Food Storage Tips to Make Your Groceries Last

Food Storage Tips to Make Your Groceries Last

“Our food should be our medicine and our medicine should be our food.”

– Hippocrates

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Frugal consumers are always looking for tips and tricks to help cut food costs and waste, and many of these come down to smart storage. Storing food properly allows budget-minded shoppers to buy items in bulk at a lower cost, for example. Keeping fresh produce in good condition for as long as possible is also a key to stretching food dollars and making fewer trips to the store — especially these days when we’re trying to spend more time at home and store more food than usual. These food storage tips are designed to help consumers spend less and enjoy more.

Many foods stay fresh longer when not stored in the original packaging. Keeping an assortment of sizes of food-grade plastic or glass containers (style and prices vary) provides an easy way to store all kinds of bulk food — from grains and flours to dehydrated meals and dried legumes, as well as spices and other powders.

Freeze Seasonal Produce (1)

Fresh produce is cheapest and has the most nutrition and flavor in season. Take time to freeze fruits and vegetables properly to save money during colder months when produce prices rise.

Buy Dry Beans

Dried beans are cheaper by volume, easier to stack in large amounts, and more shelf stable than canned beans. Buying this nutritious and versatile staple in bulk also reduces the cost to pennies per serving.

Although most Americans store butter in the fridge, keeping butter on the counter is typical in many parts of the world. Room-temperature butter is easier to spread on toast, meaning less could be used overall, saving more. Just be sure to use within a few days and keep stored properly — for instance, in a French butter bell.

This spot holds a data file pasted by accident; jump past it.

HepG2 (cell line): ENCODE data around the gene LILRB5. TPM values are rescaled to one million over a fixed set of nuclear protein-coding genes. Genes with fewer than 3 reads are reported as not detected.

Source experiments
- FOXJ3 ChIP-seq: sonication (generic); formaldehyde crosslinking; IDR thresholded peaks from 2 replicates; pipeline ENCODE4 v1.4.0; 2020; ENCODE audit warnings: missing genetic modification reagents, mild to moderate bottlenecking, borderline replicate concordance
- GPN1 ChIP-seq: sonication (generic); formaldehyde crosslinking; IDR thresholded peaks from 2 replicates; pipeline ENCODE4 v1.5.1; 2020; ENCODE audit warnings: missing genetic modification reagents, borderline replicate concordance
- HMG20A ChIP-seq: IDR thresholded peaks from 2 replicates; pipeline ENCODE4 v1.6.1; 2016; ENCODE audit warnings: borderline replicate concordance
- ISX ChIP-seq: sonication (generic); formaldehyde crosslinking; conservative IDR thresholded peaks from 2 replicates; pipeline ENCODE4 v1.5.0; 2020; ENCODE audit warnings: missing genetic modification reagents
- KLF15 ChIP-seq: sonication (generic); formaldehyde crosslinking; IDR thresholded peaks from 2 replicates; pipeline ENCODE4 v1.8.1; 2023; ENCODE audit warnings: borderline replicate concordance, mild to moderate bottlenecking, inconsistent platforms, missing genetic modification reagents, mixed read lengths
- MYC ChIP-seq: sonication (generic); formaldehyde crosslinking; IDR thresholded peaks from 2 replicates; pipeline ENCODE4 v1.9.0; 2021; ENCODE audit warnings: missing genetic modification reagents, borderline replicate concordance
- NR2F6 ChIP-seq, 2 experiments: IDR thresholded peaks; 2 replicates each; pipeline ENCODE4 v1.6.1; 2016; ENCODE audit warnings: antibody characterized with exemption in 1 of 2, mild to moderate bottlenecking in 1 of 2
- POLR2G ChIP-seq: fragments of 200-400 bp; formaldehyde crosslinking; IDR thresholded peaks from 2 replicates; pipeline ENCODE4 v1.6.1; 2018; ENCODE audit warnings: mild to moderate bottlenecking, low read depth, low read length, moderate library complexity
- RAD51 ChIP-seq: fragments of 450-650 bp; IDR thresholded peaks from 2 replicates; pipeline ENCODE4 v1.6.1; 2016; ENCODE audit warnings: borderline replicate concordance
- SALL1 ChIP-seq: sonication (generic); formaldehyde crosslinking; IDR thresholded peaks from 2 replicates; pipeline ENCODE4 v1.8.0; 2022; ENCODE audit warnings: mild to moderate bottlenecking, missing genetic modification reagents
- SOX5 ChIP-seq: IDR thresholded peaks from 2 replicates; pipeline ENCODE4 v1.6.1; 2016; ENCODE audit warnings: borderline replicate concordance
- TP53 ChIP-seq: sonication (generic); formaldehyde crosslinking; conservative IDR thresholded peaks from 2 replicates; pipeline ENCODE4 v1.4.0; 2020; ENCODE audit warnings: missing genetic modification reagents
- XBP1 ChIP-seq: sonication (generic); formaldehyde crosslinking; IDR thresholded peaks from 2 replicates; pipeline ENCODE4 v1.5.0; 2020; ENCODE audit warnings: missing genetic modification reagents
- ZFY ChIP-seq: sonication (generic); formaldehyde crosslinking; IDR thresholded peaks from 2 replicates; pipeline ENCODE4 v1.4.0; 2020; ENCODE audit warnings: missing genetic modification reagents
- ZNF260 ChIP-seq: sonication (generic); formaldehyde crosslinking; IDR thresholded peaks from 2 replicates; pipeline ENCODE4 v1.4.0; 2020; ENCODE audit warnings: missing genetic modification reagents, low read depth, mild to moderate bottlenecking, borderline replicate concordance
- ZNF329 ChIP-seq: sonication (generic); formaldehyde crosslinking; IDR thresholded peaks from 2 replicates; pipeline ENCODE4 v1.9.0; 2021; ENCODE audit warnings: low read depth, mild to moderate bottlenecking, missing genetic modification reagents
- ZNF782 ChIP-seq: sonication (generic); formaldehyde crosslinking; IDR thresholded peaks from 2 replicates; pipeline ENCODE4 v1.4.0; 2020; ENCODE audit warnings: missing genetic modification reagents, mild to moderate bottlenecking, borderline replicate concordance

Organize Cupboards and Pantry

If you can’t find an ingredient, you are likely spend money on something you already have. Keep like items together and store things with a common purpose together. For example, keep tea and honey in the same cupboard, and keep baking ingredients together in the pantry.

Store Greens With Paper Towels

Greens are difficult to store for longer than a few days, and once they start to go bad it can be challenging to pick out spoiled leaves from the rest. Storing greens with paper towels helps maintain a healthy level of moisture, keeping them crisp and unwithered.

Store Potatoes With an Apple

Apples give off a chemical that helps potatoes stay fresh and keeps them from sprouting. Store potatoes with an apple to help them stay in good condition for up to twice as long.

The gas that bananas give off as they ripen encourages other fruit nearby to ripen more quickly. Storing bananas away from other produce will help keep them from ripening and spoiling too fast.

Keep Chocolate Chilled

Most chocolate has a high-fat content, which tends to spoil quickly and pick up other unwanted flavors. Keeping chocolate in the fridge properly wrapped will keep it fresh for months at a time, extending the life and preserving the flavor of this sometimes costly ingredient.

Store Mushrooms in Paper Bags

The best way to keep mushrooms firm and dry is in a paper bag in the fridge, a method that provides the proper balance of humidity and moisture and allows air to circulate. Stored in this way, mushrooms can last up to 10 days without getting soggy, funky, or spoiled.

Store Dairy Upside Down

Dense dairy products such as yogurt, cottage cheese, and sour cream create a seal just under the lid when turned upside down. The seal will prevent oxygen from getting into the container and spoiling the contents and extend product life.